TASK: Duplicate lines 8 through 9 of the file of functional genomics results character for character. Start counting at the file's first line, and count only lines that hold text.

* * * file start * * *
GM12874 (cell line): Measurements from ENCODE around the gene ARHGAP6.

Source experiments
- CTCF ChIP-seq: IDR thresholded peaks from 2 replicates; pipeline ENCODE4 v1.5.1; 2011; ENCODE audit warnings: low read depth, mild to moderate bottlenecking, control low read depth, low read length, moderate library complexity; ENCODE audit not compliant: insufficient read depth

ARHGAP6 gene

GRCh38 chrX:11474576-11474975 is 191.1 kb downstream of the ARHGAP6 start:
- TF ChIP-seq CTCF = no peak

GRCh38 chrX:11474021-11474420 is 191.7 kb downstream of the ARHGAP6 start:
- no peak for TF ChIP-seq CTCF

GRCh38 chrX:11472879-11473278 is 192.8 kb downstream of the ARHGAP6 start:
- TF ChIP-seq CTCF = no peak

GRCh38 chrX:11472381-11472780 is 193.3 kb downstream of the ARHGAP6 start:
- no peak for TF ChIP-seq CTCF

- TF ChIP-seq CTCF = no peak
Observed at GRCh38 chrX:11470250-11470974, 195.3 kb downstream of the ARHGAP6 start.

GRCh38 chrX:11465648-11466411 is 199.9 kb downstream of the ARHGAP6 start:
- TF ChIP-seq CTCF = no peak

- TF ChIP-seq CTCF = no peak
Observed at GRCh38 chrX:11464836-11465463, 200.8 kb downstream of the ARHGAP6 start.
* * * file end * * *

- no peak for TF ChIP-seq CTCF

GRCh38 chrX:11472879-11473278 is 192.8 kb downstream of the ARHGAP6 start: